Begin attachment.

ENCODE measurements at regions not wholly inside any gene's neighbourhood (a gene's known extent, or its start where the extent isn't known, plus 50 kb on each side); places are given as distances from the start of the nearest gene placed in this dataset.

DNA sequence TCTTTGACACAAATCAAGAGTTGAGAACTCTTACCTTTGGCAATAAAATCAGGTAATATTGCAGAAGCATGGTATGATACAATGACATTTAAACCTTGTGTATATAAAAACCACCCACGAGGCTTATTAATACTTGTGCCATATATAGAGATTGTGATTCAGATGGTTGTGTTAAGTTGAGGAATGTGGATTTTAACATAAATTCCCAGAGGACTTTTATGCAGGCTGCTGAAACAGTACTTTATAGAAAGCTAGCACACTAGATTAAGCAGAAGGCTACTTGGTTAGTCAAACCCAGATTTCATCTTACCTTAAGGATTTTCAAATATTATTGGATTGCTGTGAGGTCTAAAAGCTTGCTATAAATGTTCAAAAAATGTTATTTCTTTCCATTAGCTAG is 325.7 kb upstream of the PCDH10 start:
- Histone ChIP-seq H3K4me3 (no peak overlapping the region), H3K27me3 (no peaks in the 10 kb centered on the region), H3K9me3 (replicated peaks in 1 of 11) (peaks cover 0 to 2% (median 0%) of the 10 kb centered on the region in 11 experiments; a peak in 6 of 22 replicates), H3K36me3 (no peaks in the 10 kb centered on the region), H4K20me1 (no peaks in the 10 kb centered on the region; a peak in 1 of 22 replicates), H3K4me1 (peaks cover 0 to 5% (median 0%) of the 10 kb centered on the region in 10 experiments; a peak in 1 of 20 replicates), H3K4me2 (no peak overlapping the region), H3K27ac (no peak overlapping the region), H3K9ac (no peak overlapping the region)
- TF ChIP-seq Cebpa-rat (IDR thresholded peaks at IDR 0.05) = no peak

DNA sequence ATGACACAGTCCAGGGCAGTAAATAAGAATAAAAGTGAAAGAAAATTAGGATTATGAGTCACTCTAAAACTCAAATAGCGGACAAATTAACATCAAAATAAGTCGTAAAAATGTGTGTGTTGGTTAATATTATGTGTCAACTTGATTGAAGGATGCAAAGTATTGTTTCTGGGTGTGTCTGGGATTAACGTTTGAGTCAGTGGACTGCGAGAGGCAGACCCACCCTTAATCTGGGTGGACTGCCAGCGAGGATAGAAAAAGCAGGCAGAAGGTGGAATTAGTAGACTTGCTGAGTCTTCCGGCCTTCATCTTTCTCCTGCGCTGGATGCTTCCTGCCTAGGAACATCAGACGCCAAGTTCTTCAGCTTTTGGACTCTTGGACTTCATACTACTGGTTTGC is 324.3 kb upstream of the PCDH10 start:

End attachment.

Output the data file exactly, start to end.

ENCODE measurements at regions not wholly inside any gene's neighbourhood (a gene's known extent, or its start where the extent isn't known, plus 50 kb on each side); places are given as distances from the start of the nearest gene placed in this dataset.

DNA sequence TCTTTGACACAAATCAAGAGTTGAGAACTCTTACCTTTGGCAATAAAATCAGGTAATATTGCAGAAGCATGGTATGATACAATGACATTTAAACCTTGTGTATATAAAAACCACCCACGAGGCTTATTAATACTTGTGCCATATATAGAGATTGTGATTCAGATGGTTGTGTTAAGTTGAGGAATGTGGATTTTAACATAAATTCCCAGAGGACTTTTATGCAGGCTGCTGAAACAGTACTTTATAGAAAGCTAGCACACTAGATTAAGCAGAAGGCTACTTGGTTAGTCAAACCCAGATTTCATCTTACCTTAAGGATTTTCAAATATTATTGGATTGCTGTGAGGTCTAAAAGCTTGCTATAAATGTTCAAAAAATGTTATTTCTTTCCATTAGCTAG is 325.7 kb upstream of the PCDH10 start:
- Histone ChIP-seq H3K4me3 (no peak overlapping the region), H3K27me3 (no peaks in the 10 kb centered on the region), H3K9me3 (replicated peaks in 1 of 11) (peaks cover 0 to 2% (median 0%) of the 10 kb centered on the region in 11 experiments; a peak in 6 of 22 replicates), H3K36me3 (no peaks in the 10 kb centered on the region), H4K20me1 (no peaks in the 10 kb centered on the region; a peak in 1 of 22 replicates), H3K4me1 (peaks cover 0 to 5% (median 0%) of the 10 kb centered on the region in 10 experiments; a peak in 1 of 20 replicates), H3K4me2 (no peak overlapping the region), H3K27ac (no peak overlapping the region), H3K9ac (no peak overlapping the region)
- TF ChIP-seq Cebpa-rat (IDR thresholded peaks at IDR 0.05) = no peak

DNA sequence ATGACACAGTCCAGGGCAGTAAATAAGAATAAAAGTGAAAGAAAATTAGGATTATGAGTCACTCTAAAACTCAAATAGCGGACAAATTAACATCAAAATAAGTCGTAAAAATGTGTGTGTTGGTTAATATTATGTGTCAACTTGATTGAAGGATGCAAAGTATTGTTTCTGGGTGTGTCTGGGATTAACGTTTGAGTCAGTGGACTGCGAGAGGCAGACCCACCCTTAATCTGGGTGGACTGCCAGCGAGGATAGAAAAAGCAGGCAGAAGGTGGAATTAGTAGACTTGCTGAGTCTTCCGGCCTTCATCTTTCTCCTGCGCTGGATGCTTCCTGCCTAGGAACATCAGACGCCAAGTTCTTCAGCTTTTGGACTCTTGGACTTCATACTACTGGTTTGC is 324.3 kb upstream of the PCDH10 start: